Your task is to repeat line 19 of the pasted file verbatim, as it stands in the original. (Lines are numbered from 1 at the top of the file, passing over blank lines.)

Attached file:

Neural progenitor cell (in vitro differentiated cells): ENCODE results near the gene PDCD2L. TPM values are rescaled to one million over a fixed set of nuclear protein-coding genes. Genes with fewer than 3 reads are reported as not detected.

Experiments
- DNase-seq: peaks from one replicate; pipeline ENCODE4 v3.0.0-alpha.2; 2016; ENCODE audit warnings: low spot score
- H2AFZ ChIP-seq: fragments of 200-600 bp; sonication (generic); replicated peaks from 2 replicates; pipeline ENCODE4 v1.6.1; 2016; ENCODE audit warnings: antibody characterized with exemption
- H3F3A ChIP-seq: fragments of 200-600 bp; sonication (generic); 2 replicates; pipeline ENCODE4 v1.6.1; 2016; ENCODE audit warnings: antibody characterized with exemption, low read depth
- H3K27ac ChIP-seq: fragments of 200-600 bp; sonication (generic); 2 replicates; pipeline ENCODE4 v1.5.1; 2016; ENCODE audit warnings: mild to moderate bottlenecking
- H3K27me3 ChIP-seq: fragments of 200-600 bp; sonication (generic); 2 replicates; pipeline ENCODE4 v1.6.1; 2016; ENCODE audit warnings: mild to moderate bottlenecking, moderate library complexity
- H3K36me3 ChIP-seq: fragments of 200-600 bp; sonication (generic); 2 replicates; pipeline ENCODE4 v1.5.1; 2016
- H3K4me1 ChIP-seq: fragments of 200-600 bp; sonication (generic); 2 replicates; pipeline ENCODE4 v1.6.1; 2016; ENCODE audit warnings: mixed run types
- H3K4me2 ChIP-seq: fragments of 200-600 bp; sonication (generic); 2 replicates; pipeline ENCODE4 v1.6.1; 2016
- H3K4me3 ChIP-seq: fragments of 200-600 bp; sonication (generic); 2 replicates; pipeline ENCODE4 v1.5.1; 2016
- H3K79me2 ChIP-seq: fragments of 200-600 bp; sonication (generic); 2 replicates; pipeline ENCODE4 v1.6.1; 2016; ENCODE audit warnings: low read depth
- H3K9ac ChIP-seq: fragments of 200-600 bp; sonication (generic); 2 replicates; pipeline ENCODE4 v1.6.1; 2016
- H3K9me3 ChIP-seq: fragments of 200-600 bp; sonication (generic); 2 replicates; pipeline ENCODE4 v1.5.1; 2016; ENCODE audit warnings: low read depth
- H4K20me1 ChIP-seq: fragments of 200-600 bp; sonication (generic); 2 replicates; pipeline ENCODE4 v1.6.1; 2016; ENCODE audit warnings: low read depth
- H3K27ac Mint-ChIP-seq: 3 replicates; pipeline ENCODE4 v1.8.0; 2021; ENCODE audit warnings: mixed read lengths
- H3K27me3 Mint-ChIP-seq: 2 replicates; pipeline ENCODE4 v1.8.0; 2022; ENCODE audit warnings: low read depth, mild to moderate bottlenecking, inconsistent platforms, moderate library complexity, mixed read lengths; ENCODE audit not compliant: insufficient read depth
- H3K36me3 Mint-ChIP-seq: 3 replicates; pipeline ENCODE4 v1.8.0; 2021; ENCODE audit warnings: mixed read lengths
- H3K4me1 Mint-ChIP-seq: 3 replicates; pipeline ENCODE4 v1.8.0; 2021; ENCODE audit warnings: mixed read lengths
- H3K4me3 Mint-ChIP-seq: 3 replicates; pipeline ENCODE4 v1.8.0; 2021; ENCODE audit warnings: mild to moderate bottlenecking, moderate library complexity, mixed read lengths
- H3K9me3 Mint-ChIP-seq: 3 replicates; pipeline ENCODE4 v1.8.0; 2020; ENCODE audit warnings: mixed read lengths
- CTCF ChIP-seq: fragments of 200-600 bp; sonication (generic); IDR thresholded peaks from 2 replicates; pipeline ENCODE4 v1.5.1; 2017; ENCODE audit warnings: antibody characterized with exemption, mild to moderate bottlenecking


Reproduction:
- H3K4me1 Mint-ChIP-seq: 3 replicates; pipeline ENCODE4 v1.8.0; 2021; ENCODE audit warnings: mixed read lengths